Durrell himself displayed this ability to give due attention to major and minor, firstly in the creation of his own ‘minor’ canon in works like White Eagles (which he regarded as ‘makeweights’) or in some of the apparently inconsequential characters of the island books. Secondly, in his ‘major’ works, Durrell, like Kipling, brought the great and the insignificant into close and urgent contact (he called the Quartet ‘such a strange mixture of sex and the secret service!’ SP 120), so much so as to make us enquire at what point a character gains or loses cardinal significance: for example, the nameless loader who appears and disappears within one paragraph of the Quartet after the supposed death of Capodistria (Quartet 76- 7), or Krov, the ‘slave-prisoner’ of General von Esslin (Quintet 877-83), take on a vital role illustrative of some mythological level far out of proportion to their social or narrative function, precisely because that function is not part of the cultural values Durrell shared with the nineteenth century. Durrell employed this kind of simplicity as a means of communication – one he particularly valued in the ‘minor mythologies’ – because it made the reader an accomplice at the deepest level of story-telling at which the primitive, as opposed to the sophisticated, method of narrative is revealed as the more effective bonding mechanism of society: <applewebdata://41AD9AD0-9A90-4271-B751-CF8949E94C50#_ftn3> think of Pater’s Marius: ‘his life had been so like the reading of a romance to him’, <applewebdata://41AD9AD0-9A90-4271-B751-CF8949E94C50#_ftn4>or, as Groddeck put it in The Book of the It, ‘read [my letters] as though they were travel books or detective stories’. <applewebdata://41AD9AD0-9A90-4271-B751-CF8949E94C50#_ftn5> It was thus possible to engage not only in narration but also in analysis without the reader becoming aware of the ulterior project. 

Writing of Wells’s The Time Machine and Rider Haggard’s She which, Durrell said, embodied for the Victorians ‘the great popular myths of the age’, he made a case (in the latter instance by tracing that myth through the Prester John legends to de Mandeville) for these and other ‘great folk-metaphors’ (Frankenstein, Dracula and Jekyll/Hyde), that ‘their literary ancestry stretches far back into the age of the magicians and miracles’. <applewebdata://41AD9AD0-9A90-4271-B751-CF8949E94C50#_ftn6> This resort to the merveilleux and the miraculous is one of the trademarks of the baroque novelist, and was an integral part not only of Durrell’s technique but also of his faith in the novel. He made a critical connection between gothic narrative and the myths of magic, showing us that the modern juxtaposition and interaction of science and art is merely another form of an all-embracing philosophy told, like so much of Buddhism, through the visions and spectacles of everyday life. Quotidian activity, rather than the characters who enact it, has its own characters. 

 
Thus it is easier to spell out the ‘miracle’, the successful dénouement, if it is already anticipated as part of the reader’s act of faith within the act of reading <applewebdata://41AD9AD0-9A90-4271-B751-CF8949E94C50#_ftn7> It would only be with the cæsura after the Quartet that this faith hit the rocks of Durrell’s despair. To the genre of adventure in Kim we can add Durrell’s childhood introduction to the works of Dickens and, on the evidence of Pied Piper of Lovers, Henty, Ballantyne and Dumas (PPL 124, 192). Durrell’s library contained several examples of Buchan’s work, together with volumes of Baroness Orczy and Anthony Hope <applewebdata://41AD9AD0-9A90-4271-B751-CF8949E94C50#_ftn8> and he often referred to Wodehouse as an important example of subversive humour – a technique he put to use not only in the ‘Antrobus’ pictures from diplomatic life but also in the structure and texture of The Revolt (indeed, as I shall demonstrate in Part 4, there is an organic connection between the two types of writing).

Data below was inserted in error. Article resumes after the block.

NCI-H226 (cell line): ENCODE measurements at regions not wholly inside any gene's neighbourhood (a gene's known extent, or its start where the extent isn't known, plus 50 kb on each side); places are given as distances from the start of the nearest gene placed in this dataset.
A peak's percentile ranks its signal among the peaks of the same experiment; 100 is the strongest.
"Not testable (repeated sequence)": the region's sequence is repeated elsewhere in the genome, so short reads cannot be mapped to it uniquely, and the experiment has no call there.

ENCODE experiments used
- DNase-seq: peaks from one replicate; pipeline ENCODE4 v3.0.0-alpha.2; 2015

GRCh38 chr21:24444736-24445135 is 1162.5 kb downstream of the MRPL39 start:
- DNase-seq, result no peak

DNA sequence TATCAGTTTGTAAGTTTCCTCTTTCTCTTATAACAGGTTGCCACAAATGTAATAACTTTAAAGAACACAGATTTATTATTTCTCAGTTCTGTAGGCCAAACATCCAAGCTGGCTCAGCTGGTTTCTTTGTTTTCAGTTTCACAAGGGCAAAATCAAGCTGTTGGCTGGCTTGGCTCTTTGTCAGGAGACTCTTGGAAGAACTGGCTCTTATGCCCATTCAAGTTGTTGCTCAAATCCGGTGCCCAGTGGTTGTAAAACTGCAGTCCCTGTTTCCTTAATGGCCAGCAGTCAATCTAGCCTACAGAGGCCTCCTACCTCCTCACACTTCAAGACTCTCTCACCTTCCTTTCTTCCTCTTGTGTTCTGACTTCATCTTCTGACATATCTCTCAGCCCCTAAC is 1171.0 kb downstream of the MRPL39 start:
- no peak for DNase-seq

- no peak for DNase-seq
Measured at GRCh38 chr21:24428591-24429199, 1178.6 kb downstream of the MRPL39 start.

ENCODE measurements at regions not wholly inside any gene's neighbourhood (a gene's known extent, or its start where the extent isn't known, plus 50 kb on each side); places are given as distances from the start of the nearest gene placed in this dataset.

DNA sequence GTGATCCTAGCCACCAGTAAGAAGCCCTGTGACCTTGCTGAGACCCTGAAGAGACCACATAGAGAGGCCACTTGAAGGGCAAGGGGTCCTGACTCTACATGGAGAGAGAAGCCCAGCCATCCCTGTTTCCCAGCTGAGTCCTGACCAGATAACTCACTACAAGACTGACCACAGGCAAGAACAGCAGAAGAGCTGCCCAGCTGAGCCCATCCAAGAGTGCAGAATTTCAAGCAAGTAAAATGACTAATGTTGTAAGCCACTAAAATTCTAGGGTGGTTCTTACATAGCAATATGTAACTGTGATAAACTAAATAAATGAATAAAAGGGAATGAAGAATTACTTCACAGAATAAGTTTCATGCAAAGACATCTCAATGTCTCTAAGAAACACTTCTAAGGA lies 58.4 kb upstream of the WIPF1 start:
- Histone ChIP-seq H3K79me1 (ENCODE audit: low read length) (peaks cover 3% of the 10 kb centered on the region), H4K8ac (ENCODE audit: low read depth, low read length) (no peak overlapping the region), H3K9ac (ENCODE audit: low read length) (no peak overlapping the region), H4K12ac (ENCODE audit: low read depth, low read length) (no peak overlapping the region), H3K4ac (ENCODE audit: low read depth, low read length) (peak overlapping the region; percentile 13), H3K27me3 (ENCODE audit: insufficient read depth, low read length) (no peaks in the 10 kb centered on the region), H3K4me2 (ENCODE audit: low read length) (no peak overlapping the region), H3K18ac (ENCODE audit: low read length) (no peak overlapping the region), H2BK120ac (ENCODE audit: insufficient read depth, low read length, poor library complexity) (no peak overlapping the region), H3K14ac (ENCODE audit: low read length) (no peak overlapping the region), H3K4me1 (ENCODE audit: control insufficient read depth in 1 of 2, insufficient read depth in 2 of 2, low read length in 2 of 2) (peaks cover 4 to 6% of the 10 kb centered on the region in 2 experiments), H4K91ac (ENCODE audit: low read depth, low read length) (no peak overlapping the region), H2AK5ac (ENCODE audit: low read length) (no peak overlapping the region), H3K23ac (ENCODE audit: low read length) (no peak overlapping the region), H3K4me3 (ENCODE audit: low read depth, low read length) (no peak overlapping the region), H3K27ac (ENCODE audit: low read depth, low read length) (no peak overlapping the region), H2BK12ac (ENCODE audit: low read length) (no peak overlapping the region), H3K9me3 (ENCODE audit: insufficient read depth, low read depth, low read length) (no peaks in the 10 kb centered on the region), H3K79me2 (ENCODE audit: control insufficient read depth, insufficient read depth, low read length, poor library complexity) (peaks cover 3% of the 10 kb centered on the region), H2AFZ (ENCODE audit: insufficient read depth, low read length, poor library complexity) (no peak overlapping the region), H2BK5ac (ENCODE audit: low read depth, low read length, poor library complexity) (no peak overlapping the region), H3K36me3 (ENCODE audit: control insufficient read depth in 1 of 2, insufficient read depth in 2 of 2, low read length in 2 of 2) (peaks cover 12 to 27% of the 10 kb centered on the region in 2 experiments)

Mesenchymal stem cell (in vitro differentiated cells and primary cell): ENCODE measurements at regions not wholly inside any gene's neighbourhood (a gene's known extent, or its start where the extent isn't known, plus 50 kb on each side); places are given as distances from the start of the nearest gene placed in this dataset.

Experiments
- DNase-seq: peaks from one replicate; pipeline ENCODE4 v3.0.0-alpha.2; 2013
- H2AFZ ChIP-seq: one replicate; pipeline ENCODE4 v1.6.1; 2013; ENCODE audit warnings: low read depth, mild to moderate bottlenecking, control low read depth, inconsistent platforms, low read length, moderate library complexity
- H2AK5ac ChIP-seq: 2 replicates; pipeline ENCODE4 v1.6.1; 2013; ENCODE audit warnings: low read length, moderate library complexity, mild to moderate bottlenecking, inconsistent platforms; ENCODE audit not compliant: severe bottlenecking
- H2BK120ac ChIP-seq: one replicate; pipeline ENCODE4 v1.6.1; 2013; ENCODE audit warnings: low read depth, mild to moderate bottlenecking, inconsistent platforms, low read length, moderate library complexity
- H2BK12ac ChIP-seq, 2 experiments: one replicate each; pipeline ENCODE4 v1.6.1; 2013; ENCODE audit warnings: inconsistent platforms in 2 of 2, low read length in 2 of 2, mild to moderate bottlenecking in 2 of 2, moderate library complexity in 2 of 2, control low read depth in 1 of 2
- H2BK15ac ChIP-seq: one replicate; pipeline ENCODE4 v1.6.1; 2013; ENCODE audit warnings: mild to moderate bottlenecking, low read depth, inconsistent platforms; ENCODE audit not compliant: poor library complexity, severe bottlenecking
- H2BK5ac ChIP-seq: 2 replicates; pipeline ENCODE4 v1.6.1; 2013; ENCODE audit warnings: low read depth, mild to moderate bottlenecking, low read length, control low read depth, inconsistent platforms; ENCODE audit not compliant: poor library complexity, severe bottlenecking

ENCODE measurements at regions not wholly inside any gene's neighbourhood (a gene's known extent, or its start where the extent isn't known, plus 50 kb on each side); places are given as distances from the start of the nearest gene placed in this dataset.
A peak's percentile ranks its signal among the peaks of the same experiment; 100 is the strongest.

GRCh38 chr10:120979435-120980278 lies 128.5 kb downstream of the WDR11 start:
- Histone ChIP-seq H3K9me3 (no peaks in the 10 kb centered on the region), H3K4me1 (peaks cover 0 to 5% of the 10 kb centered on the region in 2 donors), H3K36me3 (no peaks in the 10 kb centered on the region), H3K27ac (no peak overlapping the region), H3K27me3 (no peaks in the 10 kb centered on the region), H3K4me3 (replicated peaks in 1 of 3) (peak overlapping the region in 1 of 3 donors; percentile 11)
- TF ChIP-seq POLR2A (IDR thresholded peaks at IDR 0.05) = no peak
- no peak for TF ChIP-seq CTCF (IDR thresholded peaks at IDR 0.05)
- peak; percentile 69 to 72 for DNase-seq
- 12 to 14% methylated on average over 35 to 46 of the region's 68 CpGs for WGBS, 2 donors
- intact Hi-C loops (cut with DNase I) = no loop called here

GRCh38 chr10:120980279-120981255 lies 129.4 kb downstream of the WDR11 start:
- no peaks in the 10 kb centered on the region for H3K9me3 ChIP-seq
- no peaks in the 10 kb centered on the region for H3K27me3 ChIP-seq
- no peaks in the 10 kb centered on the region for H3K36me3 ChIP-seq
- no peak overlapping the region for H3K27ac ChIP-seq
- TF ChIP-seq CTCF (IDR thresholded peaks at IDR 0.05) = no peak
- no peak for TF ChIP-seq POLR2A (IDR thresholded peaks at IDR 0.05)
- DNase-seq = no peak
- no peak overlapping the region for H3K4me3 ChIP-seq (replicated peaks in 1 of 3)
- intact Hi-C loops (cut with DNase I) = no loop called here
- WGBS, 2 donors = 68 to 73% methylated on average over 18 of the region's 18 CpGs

Milan Kundera makes the point that a novel requires four special ‘appeals’: those of ‘play’, ‘dream’, ‘thought’ and ‘time’, <applewebdata://41AD9AD0-9A90-4271-B751-CF8949E94C50#_ftn9> and it is important to note that it is the combination of seriousness of intent with lightness of touch which gives Durrell’s fiction its onward drive: while he is capable of arresting our attention with some lapidary insight into the human condition, the dynamic in the reader’s mind is the question ‘what happens next?’. The book must be a place of intellectual excitement which is leavened by the idea of life-as-a-game. 

-------------------------------------

Apologies for such a long quote but some on this list may not have Pine's book, which I understand is hard to find in the second edition.

I would only add to that that I don't agree with Professor Gifford about Durrell writing "Panic Spring" "to emulate the formal effects of the high modernists". In my opinion, he wrote it (with a pseudonym) as an attempt to make a Greek-island novel using the tools available to him, which did not include any deep understanding of the modernists, high or low. 

Maybe I'm ill-versed, but I don't get the rhetoric about the mud bricks.

James Esposito